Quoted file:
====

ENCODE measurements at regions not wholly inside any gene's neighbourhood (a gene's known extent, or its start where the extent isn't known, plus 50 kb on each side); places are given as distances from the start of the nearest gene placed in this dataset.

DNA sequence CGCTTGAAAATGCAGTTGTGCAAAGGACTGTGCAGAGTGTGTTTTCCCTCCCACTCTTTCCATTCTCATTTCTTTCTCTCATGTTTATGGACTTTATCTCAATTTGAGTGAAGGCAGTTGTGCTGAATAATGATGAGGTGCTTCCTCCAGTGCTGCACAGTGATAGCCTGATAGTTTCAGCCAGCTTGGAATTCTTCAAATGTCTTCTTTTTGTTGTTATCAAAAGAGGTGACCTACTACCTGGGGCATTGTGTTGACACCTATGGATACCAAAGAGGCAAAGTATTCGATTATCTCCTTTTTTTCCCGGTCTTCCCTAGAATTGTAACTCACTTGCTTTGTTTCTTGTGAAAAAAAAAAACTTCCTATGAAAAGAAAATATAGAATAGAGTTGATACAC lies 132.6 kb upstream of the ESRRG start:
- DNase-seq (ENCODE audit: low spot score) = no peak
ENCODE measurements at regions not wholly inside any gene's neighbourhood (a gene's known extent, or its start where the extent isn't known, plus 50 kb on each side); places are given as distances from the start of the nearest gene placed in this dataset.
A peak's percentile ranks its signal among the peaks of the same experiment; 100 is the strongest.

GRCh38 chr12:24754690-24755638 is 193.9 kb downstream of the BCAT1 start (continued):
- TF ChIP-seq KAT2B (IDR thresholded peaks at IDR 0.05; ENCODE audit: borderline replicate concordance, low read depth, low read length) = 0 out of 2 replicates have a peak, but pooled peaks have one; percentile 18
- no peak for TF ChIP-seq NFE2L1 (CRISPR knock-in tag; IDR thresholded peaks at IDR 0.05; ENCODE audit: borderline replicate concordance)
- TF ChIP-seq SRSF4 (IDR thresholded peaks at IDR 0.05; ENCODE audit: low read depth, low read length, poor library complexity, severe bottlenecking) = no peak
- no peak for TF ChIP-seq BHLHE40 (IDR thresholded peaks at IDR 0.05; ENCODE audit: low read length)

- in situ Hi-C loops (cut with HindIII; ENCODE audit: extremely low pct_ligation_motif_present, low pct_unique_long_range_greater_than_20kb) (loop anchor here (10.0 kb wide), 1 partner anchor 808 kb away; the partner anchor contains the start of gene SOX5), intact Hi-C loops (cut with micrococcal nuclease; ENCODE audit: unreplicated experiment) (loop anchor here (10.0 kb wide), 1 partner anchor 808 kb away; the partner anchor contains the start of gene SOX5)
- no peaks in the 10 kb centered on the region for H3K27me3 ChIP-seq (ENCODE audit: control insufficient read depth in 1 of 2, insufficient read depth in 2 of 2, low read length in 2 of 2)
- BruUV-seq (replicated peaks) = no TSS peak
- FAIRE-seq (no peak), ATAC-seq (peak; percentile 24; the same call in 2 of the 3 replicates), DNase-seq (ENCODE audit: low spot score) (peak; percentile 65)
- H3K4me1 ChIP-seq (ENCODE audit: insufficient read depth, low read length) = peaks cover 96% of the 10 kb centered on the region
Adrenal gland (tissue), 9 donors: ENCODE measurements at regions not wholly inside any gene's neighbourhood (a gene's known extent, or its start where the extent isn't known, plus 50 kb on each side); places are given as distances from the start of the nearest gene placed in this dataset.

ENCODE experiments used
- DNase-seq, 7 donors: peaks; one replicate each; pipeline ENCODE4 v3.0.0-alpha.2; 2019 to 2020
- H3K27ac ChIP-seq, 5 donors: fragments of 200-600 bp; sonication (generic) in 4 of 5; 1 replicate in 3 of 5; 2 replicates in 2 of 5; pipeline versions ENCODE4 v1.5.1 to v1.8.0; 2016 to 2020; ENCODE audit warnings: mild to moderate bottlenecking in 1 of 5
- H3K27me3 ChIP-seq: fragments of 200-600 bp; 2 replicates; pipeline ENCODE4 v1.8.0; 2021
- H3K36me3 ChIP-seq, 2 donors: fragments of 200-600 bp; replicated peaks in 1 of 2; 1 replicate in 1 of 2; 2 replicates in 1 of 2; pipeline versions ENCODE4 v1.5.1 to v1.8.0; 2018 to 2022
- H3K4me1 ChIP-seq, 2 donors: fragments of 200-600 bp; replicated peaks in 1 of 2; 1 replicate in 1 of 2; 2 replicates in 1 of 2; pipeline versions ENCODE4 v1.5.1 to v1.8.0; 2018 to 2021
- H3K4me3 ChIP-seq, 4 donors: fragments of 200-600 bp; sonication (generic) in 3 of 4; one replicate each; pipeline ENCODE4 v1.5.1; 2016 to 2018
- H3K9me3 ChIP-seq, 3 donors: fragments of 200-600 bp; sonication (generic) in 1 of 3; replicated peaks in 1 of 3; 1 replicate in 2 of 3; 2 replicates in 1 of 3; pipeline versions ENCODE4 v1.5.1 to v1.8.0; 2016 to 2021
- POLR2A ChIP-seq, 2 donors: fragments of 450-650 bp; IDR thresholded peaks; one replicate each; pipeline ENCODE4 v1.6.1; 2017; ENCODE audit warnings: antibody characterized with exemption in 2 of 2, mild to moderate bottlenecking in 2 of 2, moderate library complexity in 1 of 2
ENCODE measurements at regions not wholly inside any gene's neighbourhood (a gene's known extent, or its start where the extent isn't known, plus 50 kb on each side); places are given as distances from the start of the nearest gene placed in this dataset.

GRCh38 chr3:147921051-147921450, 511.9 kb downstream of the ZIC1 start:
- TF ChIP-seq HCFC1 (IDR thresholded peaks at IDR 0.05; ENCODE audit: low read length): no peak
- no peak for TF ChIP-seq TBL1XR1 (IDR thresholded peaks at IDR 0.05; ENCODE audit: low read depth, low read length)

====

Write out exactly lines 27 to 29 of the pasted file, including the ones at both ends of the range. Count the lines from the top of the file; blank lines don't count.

GRCh38 chr3:147921051-147921450, 511.9 kb downstream of the ZIC1 start:
- TF ChIP-seq HCFC1 (IDR thresholded peaks at IDR 0.05; ENCODE audit: low read length): no peak
- no peak for TF ChIP-seq TBL1XR1 (IDR thresholded peaks at IDR 0.05; ENCODE audit: low read depth, low read length)